Holacracy defines itself as “a customizable self-management practice for organizations”. This idea is not very far from the self-organization approach of Scrum, but it proposes a different framework to deal with issues. In her article “Decentralising Leadership: Holacracy in Practice”, Sandy Mamoli shared the story of implementing Holacracy in an Agile organization.
The article starts by explaining the main principles behind Holacracy. Roles are defined around the work, not people, and are updated regularly. People can fill several roles. Teams are self-organized as Holacracy replaces the traditional hierarchy with a series of interconnected but autonomous teams called “circles”. It promises better collaboration, radical transparency and decision making at the right level of the organization. It also supports continuous improvement as each team is responsible for its own development.
In the case described by Sandy Mamoli, the company started with a clean sheet and tried to implement the Holacracy principles strictly according to the rules. It was initially confusing for many people as each had a different understanding of the concepts. However, after three months of experimentation, people become more comfortable with how Holacracy worked and were ready to adjust the principles to their own needs. For instance they adjusted some of the terminology. The overall conclusion of the article is that “we have seen how powerful Holacracy can be to drive continuous improvement, provide clarity and visibility across an organisation, and get decisions made quickly with the right people involved.” However, as for Agile, the important is to understand the principles behind the approach and adapt it to your own organization.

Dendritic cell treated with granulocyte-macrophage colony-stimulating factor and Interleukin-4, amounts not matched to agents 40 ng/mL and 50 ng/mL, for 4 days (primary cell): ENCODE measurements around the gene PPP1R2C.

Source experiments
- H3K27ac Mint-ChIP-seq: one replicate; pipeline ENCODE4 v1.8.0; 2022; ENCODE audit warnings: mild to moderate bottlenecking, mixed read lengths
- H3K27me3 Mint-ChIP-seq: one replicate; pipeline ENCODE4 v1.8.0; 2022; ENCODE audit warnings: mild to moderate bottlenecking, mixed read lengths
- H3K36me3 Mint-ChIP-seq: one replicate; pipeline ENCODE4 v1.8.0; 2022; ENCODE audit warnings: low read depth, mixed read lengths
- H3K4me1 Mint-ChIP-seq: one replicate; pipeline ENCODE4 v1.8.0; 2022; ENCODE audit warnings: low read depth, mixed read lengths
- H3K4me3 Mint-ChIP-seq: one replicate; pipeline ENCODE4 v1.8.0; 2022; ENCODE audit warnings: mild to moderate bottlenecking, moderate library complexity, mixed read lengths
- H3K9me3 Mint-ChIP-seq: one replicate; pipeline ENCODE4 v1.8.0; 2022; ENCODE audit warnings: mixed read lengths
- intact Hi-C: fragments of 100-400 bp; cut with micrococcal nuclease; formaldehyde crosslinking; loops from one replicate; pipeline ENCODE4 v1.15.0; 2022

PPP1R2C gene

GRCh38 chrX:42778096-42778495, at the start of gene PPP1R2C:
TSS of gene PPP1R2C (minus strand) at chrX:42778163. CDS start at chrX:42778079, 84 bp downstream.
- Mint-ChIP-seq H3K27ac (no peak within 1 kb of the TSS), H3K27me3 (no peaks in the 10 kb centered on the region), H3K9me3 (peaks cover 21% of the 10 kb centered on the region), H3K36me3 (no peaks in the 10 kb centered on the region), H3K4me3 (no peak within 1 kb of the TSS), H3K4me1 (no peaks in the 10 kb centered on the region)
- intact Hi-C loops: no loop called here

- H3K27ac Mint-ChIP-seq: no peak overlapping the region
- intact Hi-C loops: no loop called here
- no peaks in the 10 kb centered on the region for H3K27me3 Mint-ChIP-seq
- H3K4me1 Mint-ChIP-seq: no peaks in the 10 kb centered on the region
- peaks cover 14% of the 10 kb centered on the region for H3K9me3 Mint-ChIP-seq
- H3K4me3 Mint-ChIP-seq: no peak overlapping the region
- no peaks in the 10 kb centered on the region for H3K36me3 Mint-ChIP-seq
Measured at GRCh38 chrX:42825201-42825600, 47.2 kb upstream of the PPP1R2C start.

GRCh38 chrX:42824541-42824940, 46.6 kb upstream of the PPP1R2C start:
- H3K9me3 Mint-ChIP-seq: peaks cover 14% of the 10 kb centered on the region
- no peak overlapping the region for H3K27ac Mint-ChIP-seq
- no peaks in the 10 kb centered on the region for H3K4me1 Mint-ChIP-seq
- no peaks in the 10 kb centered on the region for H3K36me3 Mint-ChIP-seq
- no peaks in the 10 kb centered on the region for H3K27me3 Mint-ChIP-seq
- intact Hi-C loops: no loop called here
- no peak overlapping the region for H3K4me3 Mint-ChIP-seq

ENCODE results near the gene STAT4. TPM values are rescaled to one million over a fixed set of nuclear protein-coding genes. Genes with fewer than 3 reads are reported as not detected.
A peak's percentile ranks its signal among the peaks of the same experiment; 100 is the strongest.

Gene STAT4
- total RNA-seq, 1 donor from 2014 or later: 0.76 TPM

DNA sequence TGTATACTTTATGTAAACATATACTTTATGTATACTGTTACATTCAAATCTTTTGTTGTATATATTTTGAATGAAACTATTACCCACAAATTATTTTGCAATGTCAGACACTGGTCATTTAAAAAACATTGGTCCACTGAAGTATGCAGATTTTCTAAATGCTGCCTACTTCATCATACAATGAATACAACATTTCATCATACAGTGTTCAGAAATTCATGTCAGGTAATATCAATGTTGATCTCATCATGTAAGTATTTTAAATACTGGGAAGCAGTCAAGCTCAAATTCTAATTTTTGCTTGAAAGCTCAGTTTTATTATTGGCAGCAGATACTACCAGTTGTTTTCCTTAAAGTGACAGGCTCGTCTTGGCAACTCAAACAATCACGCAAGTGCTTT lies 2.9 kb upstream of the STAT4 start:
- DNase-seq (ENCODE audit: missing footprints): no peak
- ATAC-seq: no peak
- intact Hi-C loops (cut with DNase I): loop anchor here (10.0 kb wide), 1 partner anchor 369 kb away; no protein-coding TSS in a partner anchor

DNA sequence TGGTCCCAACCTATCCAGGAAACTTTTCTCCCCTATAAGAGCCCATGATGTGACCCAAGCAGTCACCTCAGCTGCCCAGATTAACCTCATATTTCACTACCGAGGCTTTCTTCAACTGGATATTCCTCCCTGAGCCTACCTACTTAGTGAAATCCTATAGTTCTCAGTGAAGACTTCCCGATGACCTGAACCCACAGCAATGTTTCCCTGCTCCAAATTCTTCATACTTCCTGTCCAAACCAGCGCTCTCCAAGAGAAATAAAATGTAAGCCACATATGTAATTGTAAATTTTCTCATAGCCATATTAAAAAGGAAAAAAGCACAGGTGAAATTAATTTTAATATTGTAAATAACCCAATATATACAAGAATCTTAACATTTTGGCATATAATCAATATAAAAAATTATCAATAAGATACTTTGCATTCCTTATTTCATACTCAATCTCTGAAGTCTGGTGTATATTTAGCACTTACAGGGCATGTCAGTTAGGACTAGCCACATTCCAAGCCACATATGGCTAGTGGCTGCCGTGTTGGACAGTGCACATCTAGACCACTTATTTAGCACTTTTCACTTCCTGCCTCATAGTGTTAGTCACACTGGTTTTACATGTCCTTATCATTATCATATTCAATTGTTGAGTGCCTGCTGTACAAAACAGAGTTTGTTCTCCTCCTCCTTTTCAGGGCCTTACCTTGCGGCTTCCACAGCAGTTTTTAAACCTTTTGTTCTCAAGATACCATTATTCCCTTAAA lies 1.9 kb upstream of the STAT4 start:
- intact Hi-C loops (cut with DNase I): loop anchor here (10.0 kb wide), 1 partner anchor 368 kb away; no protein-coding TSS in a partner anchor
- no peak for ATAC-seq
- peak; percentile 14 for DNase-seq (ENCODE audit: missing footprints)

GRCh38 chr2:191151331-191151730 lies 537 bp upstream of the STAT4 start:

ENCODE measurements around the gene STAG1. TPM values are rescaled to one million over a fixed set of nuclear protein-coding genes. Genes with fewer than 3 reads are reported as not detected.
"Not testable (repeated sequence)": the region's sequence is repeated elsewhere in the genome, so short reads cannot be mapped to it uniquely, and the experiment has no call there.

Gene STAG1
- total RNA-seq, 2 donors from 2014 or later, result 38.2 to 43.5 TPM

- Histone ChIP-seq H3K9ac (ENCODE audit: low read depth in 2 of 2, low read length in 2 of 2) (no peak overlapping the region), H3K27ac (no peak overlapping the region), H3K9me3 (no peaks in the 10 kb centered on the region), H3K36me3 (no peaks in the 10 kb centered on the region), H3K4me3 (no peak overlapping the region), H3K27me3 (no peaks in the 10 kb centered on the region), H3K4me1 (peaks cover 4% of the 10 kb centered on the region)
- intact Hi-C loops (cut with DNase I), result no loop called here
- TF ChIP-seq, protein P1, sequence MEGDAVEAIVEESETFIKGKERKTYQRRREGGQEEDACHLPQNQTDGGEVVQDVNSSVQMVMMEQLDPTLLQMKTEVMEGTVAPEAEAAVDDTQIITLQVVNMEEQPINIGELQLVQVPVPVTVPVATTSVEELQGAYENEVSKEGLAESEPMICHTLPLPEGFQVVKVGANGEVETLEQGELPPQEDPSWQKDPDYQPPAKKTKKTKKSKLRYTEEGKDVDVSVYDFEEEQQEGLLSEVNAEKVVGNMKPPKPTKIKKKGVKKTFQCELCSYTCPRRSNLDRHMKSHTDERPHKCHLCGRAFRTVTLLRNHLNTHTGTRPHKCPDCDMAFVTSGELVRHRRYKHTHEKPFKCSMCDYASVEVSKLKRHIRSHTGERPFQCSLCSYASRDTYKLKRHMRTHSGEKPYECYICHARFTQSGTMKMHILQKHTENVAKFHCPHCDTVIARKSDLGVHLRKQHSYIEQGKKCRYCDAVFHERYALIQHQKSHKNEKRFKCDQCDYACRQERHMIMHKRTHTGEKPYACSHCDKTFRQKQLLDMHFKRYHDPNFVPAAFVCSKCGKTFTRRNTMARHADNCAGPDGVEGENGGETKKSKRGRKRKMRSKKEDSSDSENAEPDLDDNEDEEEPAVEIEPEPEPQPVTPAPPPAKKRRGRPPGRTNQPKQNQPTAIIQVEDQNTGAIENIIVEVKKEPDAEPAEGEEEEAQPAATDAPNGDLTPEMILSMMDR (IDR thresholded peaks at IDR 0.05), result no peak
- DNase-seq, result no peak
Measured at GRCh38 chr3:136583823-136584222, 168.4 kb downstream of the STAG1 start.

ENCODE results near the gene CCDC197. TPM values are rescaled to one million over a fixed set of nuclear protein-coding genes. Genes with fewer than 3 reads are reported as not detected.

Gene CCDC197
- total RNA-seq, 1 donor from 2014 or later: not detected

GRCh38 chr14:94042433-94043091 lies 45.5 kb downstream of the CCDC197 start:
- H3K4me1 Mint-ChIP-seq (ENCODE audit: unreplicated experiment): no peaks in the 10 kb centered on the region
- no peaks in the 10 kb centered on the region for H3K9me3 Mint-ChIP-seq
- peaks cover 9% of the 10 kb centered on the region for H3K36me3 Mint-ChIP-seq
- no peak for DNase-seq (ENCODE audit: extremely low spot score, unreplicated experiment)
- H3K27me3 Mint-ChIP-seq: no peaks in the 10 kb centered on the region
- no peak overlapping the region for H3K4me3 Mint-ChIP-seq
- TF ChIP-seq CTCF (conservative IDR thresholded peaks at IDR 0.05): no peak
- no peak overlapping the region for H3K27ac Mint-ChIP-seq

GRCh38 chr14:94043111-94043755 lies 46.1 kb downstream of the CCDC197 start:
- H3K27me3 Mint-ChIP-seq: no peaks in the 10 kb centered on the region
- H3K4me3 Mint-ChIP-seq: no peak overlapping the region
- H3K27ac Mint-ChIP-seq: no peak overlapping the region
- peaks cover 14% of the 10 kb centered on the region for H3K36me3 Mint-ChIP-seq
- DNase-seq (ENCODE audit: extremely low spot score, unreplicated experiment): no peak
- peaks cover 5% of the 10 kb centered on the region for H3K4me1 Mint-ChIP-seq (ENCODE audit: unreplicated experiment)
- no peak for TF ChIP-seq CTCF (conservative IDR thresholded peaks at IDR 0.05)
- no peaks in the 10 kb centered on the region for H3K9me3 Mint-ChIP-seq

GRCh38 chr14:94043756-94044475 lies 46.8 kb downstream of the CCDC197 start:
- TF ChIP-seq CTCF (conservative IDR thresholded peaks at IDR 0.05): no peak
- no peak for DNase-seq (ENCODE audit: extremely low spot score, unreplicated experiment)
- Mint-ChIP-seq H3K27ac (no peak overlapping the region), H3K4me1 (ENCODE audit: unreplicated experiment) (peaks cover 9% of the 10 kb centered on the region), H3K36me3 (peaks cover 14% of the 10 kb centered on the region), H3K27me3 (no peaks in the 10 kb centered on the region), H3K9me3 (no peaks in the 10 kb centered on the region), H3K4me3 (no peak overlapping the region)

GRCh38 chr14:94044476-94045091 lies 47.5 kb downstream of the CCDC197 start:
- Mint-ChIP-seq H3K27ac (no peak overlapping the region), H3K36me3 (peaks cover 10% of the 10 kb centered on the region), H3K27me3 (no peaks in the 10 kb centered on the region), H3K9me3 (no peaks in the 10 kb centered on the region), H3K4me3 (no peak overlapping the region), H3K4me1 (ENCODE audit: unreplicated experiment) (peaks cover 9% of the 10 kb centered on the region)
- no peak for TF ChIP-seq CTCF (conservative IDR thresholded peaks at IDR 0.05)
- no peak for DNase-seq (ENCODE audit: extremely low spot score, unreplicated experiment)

Read the complete article on http://www.methodsandtools.com/archive/holacracy.php